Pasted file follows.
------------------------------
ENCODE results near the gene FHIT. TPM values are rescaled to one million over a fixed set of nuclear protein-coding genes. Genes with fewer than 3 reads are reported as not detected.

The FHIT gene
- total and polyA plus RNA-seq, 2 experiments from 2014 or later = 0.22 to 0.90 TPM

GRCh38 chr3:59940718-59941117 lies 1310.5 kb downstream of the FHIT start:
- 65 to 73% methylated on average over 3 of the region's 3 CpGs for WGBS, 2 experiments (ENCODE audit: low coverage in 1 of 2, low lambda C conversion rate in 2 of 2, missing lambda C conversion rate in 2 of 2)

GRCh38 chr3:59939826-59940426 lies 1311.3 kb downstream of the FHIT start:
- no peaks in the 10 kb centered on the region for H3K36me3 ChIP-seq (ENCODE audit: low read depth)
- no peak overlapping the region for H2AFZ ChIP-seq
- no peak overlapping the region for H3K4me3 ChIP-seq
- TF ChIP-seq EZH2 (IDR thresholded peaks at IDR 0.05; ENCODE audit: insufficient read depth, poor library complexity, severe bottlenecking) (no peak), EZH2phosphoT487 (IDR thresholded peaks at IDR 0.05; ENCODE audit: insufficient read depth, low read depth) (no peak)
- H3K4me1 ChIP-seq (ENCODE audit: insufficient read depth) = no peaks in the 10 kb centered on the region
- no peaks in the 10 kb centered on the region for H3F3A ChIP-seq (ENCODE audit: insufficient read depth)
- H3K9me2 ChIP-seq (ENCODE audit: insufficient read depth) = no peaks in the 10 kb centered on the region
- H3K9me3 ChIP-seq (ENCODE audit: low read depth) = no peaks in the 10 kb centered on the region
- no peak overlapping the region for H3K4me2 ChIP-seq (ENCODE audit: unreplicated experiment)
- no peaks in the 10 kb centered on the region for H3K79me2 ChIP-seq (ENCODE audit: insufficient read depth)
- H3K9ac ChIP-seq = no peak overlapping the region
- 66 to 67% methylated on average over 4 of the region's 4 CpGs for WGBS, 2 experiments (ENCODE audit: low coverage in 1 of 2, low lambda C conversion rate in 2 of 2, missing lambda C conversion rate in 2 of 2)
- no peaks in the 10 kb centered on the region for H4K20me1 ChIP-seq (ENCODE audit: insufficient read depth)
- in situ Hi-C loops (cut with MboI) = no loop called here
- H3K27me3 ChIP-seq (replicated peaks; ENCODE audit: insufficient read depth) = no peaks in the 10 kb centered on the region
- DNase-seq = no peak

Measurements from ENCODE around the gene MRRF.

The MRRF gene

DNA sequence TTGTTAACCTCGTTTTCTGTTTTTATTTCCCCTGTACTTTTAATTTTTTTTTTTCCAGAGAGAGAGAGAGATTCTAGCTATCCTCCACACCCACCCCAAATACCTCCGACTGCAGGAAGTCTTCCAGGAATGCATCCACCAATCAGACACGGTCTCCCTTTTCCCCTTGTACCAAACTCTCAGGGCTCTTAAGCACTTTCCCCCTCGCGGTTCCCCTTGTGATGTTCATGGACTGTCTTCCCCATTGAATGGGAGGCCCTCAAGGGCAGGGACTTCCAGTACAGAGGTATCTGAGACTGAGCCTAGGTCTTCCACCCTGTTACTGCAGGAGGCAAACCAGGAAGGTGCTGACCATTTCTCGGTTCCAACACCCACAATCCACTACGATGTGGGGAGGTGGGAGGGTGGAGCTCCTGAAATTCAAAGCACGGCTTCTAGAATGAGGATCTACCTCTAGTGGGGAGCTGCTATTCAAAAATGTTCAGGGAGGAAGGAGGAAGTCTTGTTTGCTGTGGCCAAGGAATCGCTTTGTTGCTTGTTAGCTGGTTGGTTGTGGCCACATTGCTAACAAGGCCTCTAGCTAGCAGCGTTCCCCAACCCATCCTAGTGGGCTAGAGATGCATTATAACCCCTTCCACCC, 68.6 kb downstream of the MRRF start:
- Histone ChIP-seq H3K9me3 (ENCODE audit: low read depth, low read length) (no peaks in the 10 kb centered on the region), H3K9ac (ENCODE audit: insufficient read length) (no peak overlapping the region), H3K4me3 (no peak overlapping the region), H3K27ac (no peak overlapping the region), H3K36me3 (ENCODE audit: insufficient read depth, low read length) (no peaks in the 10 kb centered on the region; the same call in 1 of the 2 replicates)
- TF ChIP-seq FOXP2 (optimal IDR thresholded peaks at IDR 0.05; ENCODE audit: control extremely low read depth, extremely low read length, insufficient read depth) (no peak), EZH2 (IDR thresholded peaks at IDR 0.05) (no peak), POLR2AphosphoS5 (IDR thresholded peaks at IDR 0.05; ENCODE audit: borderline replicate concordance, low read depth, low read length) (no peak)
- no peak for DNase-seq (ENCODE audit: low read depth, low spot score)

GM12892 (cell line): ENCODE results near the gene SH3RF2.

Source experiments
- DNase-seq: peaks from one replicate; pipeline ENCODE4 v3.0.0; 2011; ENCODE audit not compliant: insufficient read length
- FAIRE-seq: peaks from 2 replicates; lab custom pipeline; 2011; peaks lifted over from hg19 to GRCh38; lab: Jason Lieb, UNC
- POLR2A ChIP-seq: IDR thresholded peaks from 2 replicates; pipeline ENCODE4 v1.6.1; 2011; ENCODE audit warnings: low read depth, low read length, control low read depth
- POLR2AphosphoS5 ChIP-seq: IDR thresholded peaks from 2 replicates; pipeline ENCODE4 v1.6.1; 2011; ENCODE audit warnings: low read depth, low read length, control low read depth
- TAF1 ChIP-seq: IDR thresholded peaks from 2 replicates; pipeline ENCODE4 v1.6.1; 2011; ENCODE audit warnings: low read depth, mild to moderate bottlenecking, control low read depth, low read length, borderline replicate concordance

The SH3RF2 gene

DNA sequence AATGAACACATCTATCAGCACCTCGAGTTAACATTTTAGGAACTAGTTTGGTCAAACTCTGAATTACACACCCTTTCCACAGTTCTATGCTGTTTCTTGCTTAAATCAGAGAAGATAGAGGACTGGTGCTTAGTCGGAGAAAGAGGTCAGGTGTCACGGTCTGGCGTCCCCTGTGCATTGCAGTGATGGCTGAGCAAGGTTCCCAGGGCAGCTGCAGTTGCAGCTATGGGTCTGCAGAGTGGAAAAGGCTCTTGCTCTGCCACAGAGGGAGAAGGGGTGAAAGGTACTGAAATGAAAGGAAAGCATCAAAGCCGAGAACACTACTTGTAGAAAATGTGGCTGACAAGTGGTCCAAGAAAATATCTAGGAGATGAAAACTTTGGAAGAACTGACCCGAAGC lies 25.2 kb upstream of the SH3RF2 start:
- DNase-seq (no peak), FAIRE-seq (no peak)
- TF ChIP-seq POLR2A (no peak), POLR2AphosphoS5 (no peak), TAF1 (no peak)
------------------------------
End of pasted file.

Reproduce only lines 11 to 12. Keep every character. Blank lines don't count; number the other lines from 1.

- H3K4me1 ChIP-seq (ENCODE audit: insufficient read depth) = no peaks in the 10 kb centered on the region
- no peaks in the 10 kb centered on the region for H3F3A ChIP-seq (ENCODE audit: insufficient read depth)